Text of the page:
In search of a warmer winter

One of the things I loved about New Zealand was the fact it could feel at the same time both so familiar but also so different. Heather-strewn landscapes on the Tongariro crossing. The scent of tea tree on the air, evoking memories of teenage shopping trips. Millionaires shortbread in the form of huge gooey slabs in every cafe. A whole month of daylight, sunshine and adventures with friends was exactly what I needed.

I didn’t have a single cake or ice cream disappointment the entire trip. So if there's one thing I've learnt is that NZ does amazing coffee and cake - crucial matters for anyone planning some bikepacking.

I arrived in Rotorua at lunchtime to meet John for a bike-packing trip. We planned to do the Geyserland gravel grind loop but had to be back by Friday lunchtime so knew it might be a bit challenging timewise. Rosie had very kindly lent me her bike so it was my first time bike-packing on rigid forks and fat tyres. I was pretty impressed at her homemade frame bag. She’d warned me that her saddle wasn’t too comfortable but I couldn’t get mine off my bike at home so decided just to go with it. After nearly four months of not biking due to my collarbone and finger surgery I wasn’t really expecting 14hr days in the saddle to be amazingly comfortable but hoped my body would just remember quickly that this is what it does!

So we set off on cycle paths and minor roads out of Rotorua, reaching the Waikato river trail just a bit before nightfall. The tight switchbacks felt a bit alien after so long away from mountain biking and a strange bike on top of that. Not helped by the fact that I’d put all my heavy stuff in my bar bag, causing the bike to feel very front-heavy on the steep descents. But it was a pretty cool place to get back into it, with the river coming in and out of view as we followed alongside.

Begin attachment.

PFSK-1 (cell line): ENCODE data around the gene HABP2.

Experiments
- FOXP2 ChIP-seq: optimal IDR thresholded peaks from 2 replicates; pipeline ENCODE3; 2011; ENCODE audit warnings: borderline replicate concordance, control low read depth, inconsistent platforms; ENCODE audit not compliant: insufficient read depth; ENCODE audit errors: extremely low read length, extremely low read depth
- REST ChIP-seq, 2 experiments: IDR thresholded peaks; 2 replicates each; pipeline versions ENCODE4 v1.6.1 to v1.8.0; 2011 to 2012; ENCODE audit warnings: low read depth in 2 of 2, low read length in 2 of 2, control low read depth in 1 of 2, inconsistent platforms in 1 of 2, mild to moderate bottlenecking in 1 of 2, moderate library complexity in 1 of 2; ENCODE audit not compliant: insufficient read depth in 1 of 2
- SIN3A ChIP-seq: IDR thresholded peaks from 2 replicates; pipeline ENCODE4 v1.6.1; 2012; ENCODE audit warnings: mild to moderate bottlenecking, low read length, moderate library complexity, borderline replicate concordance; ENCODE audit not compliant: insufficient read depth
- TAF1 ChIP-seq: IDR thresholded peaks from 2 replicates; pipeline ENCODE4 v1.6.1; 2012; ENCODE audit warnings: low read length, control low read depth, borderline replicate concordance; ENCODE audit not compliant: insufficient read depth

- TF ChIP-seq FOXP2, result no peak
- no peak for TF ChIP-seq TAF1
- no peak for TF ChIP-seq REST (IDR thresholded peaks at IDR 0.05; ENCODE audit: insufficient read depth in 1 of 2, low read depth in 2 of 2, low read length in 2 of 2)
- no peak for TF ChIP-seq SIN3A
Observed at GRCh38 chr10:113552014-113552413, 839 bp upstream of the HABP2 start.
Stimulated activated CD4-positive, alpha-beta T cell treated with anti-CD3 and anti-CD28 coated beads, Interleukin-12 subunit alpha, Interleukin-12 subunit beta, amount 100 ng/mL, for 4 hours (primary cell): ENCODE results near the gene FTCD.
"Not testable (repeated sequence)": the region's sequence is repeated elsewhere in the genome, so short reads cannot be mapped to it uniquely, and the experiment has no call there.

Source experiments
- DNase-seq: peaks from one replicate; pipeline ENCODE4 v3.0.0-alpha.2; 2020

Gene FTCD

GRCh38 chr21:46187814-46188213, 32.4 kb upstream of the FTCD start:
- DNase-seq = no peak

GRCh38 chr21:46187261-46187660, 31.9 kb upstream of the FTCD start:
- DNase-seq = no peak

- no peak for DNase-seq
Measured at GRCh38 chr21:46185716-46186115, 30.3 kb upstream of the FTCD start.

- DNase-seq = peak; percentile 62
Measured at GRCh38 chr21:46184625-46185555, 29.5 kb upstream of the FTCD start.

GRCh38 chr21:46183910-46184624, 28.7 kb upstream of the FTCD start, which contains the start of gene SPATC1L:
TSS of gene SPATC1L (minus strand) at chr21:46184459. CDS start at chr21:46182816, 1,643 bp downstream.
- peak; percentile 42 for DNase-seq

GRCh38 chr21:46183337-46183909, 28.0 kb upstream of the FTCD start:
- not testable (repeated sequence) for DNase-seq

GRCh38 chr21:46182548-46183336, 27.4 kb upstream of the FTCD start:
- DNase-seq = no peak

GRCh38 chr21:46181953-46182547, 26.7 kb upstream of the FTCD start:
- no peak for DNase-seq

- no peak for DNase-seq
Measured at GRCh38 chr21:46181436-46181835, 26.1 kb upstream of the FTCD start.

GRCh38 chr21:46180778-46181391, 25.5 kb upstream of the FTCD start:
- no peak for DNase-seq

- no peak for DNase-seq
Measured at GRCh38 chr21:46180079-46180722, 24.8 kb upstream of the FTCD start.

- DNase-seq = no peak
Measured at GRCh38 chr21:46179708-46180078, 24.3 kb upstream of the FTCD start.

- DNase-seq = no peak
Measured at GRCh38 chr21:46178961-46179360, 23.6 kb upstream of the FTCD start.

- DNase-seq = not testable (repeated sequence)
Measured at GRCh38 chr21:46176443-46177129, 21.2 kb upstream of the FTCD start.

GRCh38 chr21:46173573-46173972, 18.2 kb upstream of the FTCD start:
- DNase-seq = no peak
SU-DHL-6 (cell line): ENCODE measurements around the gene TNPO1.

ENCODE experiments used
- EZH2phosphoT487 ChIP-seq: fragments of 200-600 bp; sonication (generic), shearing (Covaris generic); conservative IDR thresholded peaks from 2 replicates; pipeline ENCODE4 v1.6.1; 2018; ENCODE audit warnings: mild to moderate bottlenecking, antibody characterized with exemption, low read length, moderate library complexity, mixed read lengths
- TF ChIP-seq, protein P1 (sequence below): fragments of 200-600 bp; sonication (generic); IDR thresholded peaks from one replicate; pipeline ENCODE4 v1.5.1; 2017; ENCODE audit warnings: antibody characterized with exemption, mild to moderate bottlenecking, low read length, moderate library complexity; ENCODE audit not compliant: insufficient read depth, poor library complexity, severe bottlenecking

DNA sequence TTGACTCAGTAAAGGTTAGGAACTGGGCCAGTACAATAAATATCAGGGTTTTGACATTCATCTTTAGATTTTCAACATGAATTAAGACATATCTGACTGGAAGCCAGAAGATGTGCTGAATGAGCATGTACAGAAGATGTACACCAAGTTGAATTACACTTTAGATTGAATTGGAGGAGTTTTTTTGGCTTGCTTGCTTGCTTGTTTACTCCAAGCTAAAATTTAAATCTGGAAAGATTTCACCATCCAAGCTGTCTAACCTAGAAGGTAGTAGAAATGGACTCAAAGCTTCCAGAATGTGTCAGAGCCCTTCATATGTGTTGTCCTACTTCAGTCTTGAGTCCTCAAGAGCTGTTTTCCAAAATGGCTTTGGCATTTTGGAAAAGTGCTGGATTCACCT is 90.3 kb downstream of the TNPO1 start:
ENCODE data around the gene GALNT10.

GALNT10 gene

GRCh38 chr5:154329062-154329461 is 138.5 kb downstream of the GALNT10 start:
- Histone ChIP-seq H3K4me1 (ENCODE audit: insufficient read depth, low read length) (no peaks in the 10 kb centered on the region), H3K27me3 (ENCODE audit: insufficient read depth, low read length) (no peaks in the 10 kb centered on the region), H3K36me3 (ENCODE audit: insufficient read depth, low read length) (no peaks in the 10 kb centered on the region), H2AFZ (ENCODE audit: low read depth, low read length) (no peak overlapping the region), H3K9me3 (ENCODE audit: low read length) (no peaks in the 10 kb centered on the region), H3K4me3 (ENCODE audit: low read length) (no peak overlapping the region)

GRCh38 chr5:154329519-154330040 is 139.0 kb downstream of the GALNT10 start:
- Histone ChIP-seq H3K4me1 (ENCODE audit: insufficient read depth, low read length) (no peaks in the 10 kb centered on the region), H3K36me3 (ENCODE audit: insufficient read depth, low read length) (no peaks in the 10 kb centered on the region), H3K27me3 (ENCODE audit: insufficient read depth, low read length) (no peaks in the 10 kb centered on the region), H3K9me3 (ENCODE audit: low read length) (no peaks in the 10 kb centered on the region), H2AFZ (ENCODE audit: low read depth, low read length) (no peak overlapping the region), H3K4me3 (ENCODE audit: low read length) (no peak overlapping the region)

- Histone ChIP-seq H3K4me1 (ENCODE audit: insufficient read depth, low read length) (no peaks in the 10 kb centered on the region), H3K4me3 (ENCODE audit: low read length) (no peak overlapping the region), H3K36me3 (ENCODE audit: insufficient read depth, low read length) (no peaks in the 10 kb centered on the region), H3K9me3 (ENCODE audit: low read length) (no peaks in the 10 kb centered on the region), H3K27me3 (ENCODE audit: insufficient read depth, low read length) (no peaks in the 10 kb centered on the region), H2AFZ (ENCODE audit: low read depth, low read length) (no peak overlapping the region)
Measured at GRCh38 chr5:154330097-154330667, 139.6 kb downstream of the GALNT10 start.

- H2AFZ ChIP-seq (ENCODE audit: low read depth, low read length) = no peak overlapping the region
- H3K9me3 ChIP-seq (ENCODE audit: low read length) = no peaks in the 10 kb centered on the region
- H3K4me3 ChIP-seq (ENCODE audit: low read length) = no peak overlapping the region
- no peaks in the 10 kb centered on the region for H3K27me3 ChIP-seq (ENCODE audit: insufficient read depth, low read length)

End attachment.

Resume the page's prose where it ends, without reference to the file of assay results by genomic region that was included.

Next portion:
It turns out the bugs come out in force after dark (though they are benign compared to midgies) and when we decided to camp we were pretty quick to set up a trail side tent and bivvy. Having not seen anyone for hours I was pretty surprised to wake in the night to the sound of a bike, quietly gliding by. But this is part of the Tour Aotereao route so I suppose there could be people going through there at all hours. Like John would be a few months later.I ate the remains of last night's takeaway noodles before setting off, stopping a couple of hours later at Mangakino for second breakfast (proving that even small towns here value real coffee). We resupplied at the Foursquare and pedalled over some rather large hills (>1000m) to reach the start of the Timbertrail by late afternoon. It seemed to stay hot much later than I expected and between the heat and jet lag I found the climb up to the highest point a bit of a challenge. Lots of stops gave me the opportunity to investigate the array of kiwi snacks I’d picked up earlier.

Always good to get the measure of the local snacks